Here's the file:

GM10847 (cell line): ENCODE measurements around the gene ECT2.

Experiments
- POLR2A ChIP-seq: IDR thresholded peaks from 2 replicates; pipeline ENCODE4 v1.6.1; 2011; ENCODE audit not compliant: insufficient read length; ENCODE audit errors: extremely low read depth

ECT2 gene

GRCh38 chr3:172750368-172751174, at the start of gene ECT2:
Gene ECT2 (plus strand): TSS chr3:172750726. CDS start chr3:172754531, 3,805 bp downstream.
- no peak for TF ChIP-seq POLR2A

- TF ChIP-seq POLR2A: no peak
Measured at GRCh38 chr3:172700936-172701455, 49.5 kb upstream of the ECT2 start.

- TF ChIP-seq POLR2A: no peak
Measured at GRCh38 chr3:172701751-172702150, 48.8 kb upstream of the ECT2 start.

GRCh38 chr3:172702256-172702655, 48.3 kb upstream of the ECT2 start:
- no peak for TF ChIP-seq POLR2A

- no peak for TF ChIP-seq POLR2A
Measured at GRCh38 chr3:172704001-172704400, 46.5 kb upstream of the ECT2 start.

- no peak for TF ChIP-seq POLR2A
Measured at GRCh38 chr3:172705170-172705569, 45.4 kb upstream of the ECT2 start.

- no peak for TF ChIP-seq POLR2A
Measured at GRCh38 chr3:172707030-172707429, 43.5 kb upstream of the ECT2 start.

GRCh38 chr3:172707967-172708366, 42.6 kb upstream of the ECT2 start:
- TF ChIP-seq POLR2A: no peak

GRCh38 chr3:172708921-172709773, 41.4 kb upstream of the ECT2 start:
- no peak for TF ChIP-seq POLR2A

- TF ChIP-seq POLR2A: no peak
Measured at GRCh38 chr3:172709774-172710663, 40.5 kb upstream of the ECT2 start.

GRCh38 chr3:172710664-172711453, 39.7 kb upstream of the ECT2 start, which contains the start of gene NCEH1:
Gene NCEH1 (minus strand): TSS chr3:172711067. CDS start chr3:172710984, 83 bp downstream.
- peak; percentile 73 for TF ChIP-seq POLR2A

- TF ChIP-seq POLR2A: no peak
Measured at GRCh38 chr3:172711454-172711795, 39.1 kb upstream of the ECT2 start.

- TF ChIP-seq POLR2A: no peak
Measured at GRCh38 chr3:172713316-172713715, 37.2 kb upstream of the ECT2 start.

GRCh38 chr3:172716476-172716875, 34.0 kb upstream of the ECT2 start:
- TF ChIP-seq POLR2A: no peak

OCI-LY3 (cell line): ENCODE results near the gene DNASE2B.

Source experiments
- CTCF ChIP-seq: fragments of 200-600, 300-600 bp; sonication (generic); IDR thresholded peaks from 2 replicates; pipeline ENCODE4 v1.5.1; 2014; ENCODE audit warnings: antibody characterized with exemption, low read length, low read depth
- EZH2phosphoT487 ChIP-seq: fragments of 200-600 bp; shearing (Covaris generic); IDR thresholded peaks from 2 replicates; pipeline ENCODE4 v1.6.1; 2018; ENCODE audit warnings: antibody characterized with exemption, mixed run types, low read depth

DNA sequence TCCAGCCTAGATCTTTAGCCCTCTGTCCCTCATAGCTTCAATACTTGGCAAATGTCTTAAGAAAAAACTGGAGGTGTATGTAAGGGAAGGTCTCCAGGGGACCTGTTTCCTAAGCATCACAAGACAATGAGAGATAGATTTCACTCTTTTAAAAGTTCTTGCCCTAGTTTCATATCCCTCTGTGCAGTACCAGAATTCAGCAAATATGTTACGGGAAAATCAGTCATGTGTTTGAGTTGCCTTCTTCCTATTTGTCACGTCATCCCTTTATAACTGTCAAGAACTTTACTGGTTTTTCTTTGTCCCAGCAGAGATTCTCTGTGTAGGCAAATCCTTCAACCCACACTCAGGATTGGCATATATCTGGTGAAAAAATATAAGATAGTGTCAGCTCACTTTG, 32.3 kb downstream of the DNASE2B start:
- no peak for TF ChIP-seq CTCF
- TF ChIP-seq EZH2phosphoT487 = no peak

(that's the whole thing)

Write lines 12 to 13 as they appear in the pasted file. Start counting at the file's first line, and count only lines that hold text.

GRCh38 chr3:172702256-172702655, 48.3 kb upstream of the ECT2 start:
- no peak for TF ChIP-seq POLR2A